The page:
Put sustainability at the core of decisions and strategies


One of the biggest obstacles to sustainable development is the absence of practitioners at the heart of business decision making and the shaping of corporate strategies.

This and other opinions were expressed by Chandran Nair, founder and chief executive of the Global Institute For Tomorrow, at the World Knowledge Forum 2006 in Seoul.

Mr Nair was a panellist at a breakout session discussing, “Growth future value: business and sustainable development”. Mr Nair, Lee Byung Wook , president of LG Environmental Strategy Institute, and Gary Dirks, group vice president of BP, engaged in a lively discussion moderated by Sandy Park, a partner of Saturn Communications.

The World Knowledge Forum covers a wide range of regional and global issues to help “design the future of the world”. Participants share ideas and practices. One of its features is intensive interaction and candid dialogue. This year’s forum took place on 17-19 October, with the main theme “Creative economy”. The panel discussion was part of the final day’s events.

The key points that Mr Nair put across were:

We must start by understanding two core principles: that sustainable development is about balancing economic, social and environmental needs in the creation of prosperity, and inter-generational equity. These principles are difficult for companies, given the fixation on growth, short-term results and the way key players are rewarded.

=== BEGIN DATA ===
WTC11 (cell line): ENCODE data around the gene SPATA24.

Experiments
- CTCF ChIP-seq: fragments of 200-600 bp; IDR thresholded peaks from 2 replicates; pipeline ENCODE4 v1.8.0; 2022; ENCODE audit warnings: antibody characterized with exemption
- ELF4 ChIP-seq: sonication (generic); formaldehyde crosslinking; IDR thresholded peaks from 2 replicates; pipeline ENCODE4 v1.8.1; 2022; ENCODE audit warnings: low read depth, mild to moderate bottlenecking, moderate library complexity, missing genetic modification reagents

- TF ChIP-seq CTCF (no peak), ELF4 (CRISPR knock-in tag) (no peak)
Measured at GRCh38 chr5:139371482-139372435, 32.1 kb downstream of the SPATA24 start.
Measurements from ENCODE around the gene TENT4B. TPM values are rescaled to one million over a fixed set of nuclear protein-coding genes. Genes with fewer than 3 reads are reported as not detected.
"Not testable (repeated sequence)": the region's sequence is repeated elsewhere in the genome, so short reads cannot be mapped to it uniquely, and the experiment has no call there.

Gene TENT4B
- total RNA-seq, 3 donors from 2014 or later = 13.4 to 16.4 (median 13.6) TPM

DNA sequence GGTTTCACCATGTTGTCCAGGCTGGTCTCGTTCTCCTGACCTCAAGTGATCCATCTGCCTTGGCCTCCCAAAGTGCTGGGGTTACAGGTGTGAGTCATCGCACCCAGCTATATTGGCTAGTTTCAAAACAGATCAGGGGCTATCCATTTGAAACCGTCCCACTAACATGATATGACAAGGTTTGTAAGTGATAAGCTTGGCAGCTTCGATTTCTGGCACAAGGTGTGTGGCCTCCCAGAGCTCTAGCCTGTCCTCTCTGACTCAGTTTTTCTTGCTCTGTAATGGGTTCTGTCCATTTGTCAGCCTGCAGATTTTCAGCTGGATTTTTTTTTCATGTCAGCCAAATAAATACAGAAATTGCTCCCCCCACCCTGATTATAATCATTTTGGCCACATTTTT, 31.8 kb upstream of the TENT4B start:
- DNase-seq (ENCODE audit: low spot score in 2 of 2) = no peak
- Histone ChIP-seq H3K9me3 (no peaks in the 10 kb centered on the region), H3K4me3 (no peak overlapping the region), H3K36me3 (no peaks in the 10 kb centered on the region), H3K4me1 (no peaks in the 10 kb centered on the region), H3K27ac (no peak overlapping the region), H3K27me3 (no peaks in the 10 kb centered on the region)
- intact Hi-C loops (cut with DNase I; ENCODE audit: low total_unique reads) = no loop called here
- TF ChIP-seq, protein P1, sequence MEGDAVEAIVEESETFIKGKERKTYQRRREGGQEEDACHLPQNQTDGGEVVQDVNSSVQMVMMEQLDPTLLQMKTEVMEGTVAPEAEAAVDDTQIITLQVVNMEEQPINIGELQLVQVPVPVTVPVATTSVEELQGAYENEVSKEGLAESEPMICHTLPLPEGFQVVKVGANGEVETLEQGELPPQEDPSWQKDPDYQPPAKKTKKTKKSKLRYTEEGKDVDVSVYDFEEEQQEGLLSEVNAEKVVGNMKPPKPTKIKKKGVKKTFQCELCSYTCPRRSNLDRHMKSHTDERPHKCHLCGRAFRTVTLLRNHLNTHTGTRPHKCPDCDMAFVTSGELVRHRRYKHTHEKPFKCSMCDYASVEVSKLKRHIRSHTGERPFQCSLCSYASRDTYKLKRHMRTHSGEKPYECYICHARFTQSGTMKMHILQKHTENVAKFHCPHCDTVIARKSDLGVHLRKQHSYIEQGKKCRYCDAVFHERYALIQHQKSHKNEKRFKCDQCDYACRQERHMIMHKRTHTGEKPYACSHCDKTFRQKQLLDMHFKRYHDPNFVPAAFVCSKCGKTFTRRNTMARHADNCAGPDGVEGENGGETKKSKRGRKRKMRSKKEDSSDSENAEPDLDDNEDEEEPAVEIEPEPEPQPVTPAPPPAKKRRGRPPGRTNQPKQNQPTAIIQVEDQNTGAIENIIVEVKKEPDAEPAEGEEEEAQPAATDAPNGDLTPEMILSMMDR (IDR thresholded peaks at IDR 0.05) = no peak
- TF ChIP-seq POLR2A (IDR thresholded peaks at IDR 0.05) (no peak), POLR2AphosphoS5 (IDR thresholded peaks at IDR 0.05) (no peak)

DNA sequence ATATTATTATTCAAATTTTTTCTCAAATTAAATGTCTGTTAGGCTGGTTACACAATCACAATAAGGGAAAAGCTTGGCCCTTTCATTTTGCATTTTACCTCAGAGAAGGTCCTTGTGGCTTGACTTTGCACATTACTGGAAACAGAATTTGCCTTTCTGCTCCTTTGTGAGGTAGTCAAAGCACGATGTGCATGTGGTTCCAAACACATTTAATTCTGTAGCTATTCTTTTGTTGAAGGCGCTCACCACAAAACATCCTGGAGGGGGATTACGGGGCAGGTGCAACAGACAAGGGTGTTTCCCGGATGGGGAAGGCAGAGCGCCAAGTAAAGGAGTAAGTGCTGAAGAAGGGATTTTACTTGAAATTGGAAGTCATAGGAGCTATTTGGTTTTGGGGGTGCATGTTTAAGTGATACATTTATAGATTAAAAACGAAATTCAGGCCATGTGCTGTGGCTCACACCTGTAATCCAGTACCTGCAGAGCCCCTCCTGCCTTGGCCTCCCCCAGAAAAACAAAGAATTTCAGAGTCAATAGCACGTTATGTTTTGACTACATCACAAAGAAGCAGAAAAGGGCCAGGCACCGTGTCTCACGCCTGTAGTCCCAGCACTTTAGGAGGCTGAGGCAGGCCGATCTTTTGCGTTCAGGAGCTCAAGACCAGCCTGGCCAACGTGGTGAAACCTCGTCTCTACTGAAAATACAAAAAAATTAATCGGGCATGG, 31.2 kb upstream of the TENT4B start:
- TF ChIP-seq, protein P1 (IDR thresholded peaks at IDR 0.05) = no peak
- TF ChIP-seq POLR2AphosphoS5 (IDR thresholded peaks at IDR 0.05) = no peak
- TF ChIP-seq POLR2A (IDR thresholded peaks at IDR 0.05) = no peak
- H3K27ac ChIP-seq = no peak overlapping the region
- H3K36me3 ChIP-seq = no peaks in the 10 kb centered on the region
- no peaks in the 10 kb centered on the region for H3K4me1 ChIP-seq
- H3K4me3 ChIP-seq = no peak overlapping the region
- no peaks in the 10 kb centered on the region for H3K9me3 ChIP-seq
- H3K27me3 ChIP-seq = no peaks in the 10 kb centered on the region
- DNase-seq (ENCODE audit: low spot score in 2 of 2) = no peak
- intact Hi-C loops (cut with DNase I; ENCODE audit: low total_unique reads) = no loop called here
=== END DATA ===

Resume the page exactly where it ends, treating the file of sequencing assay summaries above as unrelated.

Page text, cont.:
While it is a good thing that more information and issues are coming to the fore, there is at the same time an unfortunate parallel “mega-trend”, and this is the gap between the severity of the issues and the knowledge building within corporate Asia to deal with them. Very complex and important issues are being “dumbed down”.

These “mega-issues” were, in his opinion:

  • Irreversible change in the natural world
  • Climate change
  • The rise of China and India, and the global impacts of this on the planet’s resource base
  • The role of technology, not just as a solution provider but also as source of destructiveness
  • Forms of governance for sustainable development
  • Geo-political sustainable development issues, such as water scarcity and climate change


Much of this widening gap between the severity of the issues and businesses’ knowledge of how to deal with them is due to a dearth of Asian business leaders and politicians coming to grips with the wide range of policy and technical issues.

Often, sustainability issues are confused with those of meeting environmental laws, ethics, and corporate social responsibility. Much of the corporate response to these fundamental issues is being shaped by corporate affairs – in other words, public relations – rather than those people who have the knowledge of the issues and how they should be approached, both within a company’s own operations and its impacts.

Sustainability practitioners are often in powerless corners of business. They are not linked to business decisions and the shaping of over all corporate strategies.

The best approach is that Asia needs to start making sure that companies and the public meet existing laws: these relate to the financial, such as taxes that pay for wider societal needs; social issues and those of labour; and environmental legislation. Laws are in place for a reason, and that is to protect the common good, which is the starting point of sustainability.